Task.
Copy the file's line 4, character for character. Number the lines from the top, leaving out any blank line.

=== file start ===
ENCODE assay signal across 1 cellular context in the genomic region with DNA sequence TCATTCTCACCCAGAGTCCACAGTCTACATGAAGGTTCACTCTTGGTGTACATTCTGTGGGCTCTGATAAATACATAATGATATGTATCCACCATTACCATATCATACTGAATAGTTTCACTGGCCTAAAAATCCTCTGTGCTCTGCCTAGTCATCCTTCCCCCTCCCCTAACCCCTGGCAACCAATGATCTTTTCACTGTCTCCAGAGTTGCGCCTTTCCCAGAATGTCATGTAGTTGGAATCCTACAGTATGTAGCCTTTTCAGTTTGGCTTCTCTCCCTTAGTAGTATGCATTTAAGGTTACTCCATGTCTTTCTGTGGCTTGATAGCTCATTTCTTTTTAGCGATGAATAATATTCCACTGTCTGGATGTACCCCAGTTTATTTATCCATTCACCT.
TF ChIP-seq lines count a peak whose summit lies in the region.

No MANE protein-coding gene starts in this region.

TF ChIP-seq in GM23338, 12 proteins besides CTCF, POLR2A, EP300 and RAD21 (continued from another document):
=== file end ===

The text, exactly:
TF ChIP-seq in GM23338, 12 proteins besides CTCF, POLR2A, EP300 and RAD21 (continued from another document):